Today's Headlines and Commentary

Today's Headlines and Commentary

By Ritika Singh
Friday, June 15, 2012, 3:27 PM

Shane Harris at Washingtonian writes on the government's leak investigations, arguing that the government "is pursuing leaks, and leakers, because it can." Meanwhile, CNN reports on Senator John McCain's anger after he pushed for a special counsel to investigate the leaks, but was blocked by Democrats.

The Washington Post reports on America's intelligence missions in Africa--including the news that contractors are going to be handling the bulk of the dirty work.

Michael Krepon of the Stimson Center argues in the Post that Afghanistan's future is much more salient to Pakistan than it is to the United States, and that the United States should use this point as leverage in its own negotiations with Pakistan.

The Blog of Legal Times reports that the D.C. Circuit has named September 20 as the auspicious date on which it will hear the ACLU's case against the CIA's drone program.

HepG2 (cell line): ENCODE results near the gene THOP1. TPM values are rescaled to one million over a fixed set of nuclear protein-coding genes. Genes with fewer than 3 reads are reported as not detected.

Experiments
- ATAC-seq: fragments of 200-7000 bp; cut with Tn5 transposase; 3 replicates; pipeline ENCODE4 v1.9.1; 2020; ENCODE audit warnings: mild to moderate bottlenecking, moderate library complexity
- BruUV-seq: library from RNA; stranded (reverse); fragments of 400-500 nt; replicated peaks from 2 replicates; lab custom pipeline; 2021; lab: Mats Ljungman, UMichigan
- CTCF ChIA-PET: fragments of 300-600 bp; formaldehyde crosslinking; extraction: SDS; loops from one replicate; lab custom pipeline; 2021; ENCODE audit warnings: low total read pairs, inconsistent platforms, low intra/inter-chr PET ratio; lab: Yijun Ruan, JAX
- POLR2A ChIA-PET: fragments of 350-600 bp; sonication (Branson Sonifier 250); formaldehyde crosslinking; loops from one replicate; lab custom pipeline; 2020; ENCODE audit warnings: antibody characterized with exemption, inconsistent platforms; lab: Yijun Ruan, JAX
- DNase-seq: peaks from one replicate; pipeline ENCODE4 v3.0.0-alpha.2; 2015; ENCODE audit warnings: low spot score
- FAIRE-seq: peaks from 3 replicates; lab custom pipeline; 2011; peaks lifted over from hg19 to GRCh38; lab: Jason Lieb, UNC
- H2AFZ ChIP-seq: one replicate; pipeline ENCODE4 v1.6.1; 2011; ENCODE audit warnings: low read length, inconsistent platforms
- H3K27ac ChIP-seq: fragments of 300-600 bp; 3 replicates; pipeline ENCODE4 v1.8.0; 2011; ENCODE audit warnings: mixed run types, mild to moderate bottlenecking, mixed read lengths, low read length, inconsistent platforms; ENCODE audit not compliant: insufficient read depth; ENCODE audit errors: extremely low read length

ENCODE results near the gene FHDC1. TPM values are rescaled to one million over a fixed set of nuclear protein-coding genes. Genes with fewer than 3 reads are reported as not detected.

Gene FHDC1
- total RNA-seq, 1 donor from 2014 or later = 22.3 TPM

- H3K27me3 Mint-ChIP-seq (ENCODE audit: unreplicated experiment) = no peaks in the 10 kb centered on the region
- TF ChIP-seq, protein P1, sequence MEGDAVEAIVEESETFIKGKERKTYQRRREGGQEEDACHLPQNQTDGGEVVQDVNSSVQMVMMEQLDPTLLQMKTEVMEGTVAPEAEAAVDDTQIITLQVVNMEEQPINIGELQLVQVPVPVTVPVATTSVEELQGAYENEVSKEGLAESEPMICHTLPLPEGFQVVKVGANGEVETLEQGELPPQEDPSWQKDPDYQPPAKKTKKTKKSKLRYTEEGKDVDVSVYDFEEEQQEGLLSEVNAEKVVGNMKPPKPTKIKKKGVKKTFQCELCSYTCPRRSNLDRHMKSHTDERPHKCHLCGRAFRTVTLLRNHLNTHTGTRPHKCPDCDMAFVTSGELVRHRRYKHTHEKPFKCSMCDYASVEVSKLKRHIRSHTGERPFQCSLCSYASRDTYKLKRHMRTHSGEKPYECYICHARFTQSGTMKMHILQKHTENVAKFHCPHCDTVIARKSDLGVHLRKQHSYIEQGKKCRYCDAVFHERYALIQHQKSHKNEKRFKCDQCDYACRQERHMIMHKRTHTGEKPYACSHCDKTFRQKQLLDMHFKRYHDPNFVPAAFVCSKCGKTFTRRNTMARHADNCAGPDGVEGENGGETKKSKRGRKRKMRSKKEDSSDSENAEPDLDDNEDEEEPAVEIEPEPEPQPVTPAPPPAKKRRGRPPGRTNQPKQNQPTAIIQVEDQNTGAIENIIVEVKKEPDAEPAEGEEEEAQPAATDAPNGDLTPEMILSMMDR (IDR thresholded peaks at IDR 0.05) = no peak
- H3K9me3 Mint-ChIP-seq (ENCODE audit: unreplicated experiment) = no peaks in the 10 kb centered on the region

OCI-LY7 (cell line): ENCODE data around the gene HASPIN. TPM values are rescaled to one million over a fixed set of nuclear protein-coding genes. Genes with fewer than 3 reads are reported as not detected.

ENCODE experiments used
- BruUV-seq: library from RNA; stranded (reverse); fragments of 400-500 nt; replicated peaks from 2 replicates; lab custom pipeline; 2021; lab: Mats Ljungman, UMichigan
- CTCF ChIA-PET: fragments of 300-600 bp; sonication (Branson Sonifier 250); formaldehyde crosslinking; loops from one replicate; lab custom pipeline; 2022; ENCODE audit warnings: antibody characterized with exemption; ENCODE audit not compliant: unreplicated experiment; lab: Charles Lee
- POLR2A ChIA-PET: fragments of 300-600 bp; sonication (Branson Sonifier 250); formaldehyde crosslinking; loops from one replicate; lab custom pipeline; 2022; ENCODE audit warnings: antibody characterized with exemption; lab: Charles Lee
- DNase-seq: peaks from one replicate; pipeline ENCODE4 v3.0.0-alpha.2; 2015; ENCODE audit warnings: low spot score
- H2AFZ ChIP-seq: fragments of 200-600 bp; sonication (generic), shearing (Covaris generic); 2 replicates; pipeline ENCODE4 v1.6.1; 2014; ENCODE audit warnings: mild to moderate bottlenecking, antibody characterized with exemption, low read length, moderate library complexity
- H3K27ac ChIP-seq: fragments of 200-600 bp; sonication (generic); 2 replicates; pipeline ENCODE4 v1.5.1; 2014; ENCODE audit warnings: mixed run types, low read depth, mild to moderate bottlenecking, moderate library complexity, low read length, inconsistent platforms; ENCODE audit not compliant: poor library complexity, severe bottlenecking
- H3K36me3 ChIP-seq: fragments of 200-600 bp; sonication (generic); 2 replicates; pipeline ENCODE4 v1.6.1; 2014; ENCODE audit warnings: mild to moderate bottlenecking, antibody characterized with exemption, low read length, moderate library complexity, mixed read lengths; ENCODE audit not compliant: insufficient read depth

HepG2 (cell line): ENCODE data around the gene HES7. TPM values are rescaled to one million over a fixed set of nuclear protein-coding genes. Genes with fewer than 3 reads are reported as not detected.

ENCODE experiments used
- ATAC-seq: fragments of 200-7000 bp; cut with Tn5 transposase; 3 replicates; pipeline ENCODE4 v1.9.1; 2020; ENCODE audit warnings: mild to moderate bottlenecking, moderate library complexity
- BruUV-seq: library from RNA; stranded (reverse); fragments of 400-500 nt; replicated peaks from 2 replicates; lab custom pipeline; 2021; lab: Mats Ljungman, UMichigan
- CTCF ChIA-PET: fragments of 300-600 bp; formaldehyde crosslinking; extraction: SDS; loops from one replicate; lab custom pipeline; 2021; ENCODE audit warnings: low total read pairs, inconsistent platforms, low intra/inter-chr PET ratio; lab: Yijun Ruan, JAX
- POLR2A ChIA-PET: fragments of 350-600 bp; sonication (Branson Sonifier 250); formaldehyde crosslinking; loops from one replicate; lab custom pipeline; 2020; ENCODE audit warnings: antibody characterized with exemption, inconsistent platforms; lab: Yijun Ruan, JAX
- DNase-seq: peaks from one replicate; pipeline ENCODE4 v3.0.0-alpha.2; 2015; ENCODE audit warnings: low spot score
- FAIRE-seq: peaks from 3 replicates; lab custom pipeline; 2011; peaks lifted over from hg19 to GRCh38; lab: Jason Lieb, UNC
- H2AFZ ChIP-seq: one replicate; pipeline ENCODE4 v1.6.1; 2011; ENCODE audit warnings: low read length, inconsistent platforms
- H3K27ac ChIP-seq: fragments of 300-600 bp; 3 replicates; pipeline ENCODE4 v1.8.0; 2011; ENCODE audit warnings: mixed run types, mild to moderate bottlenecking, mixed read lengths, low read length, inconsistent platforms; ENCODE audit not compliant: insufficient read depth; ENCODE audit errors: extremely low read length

Just in case you were worried, SecDef Leon Panetta tells us that no classified information was provided to Hollywood in the making of the movie about the Bin Laden raid, says the Los Angeles Times. We will probably need a special prosecutor just to make sure.

JURIST reports on the brief filed by the Obama administration in the Kiobel case; John Bellinger also weighed in on the subject yesterday. Reuters, citing John, tells us that State Department legal advisor Harold Koh did not sign the brief.

The Associated Press says that a gentleman by the name of Anes Subasic has been found guilty for conspiring to attack Quantico and targets overseas.

Wired reports that Senator Ron Wyden (D-OR) is alone in blocking the renewal of the FISA Amendment Act because he wants numbers on "how many Americans’ communications have been intercepted under the law."

Wired's Danger Room blog tells us about all of the bombers and drones that Russian President Vladimir Putin wants. Be very afraid.

According to the Blog of Legal Times, the D.C. Circuit has said that an American defense contractor who claimed to be tortured in U.S. military custody cannot pursue a Bivens action. Read the ruling here.

And, from a Lawfare reader, comes this propaganda video of the North Korean People's Army—and more--today's Moment of Zen: